Dead needles and branchlets! I’ve never seen them on my old Arbor vitaes before, unless a branch broke due to snow, or died from lack of sun. In August, our neighbor hired an “arborist” to trim the branches on his side and he really hacked them back (good thing there was a fence to stop him!).

    Now I’m seeing lots of dead branchlets and needles. I first thought it was the drought this summer, but wondered if Mr. Trim was to blame? Or could be the thrips someone mentioned above? This is a living fence and I don’t want to lose it!

  5. Matt Horns says

    Here in Los Angeles, these trees have a habit of dying for no apparent reason. When they dry out they turn into an arboreal form of fireworks that explodes when in contact with a flame.

  6. Chris says

    Hi Mike,
    Reading your articles and watching your videos are lot of fun and knowledgeable.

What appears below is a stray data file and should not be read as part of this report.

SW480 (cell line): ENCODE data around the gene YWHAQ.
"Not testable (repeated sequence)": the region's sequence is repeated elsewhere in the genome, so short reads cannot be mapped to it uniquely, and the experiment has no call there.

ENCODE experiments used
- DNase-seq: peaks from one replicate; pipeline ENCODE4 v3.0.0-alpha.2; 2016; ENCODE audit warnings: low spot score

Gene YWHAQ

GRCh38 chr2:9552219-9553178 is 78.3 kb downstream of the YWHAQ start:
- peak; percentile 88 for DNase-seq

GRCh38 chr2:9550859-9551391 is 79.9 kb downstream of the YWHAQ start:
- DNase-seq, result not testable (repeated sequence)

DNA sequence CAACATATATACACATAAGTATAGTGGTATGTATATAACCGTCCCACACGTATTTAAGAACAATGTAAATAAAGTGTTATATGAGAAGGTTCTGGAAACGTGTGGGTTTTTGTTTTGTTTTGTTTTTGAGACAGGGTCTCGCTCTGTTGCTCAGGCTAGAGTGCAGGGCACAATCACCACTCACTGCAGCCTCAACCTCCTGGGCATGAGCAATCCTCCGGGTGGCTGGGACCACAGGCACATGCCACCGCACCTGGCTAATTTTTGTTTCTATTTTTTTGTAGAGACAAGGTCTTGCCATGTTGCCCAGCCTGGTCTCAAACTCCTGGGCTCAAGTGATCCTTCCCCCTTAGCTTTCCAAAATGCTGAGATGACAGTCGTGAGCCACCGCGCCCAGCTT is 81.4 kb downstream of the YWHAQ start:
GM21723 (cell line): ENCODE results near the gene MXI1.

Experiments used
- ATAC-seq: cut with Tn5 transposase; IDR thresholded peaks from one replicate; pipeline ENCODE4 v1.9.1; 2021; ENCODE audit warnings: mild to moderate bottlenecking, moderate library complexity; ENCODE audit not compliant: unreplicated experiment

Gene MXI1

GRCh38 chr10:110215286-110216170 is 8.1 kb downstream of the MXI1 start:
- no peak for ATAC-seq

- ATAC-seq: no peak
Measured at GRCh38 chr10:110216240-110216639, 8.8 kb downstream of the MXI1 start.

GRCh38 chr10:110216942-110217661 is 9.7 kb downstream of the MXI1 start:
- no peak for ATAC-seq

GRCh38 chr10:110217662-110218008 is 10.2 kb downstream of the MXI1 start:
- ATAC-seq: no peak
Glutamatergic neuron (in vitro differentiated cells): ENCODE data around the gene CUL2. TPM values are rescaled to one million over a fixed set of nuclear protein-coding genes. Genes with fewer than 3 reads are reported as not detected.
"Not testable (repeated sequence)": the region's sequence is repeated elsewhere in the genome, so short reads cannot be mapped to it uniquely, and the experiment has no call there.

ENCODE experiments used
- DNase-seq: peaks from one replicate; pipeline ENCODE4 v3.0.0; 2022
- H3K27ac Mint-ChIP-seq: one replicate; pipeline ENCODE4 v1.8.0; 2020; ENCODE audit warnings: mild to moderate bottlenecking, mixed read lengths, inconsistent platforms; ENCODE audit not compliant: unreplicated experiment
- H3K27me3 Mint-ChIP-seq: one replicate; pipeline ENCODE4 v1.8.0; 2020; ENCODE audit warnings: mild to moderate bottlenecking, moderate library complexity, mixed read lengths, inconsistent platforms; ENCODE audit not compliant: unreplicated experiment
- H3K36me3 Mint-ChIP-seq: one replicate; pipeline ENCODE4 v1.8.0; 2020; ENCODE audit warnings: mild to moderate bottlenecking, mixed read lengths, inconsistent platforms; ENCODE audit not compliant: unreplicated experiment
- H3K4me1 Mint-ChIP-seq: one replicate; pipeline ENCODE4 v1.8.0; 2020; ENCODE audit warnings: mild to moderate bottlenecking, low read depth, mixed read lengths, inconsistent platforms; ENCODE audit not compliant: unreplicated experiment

I use pitt moss to do the cuttings instead of playbox sand, is that OK ? How long do I have to water again the cuttings in the plastic bags and how long will the roots grow in the box and transplant them to the 4″ or 6″ boxes ?
    Thanks for your time to response.

    • says

      Peat moss is okay but it holds a lot of water and some cuttings will rot because of it. Any rooting medium has to drain really well.

  7. Trevor Hays says

    Is this plant like most other evergreens and best rooted w hardwood cuttings? Has anyone had any luck w softwood cuttings and intermittent mist with this arborvitae?

  8. allan taylor says

    three more weeks and I check out how some 50 cuttings are doing inside the white plastic bag contaning small cages filled with playbox sand(that might have been too fine). And I better have the nexxt stage ready to receive them. Some fun, Mike.

  9. Shirley says

    I think I have one of these lovely Arborvitaes in my yard. it is taller than the house–I think the original owners must have planted it as a “little guy” back in 1971 when the house was built! It is a beautiful thing–any care tips for it?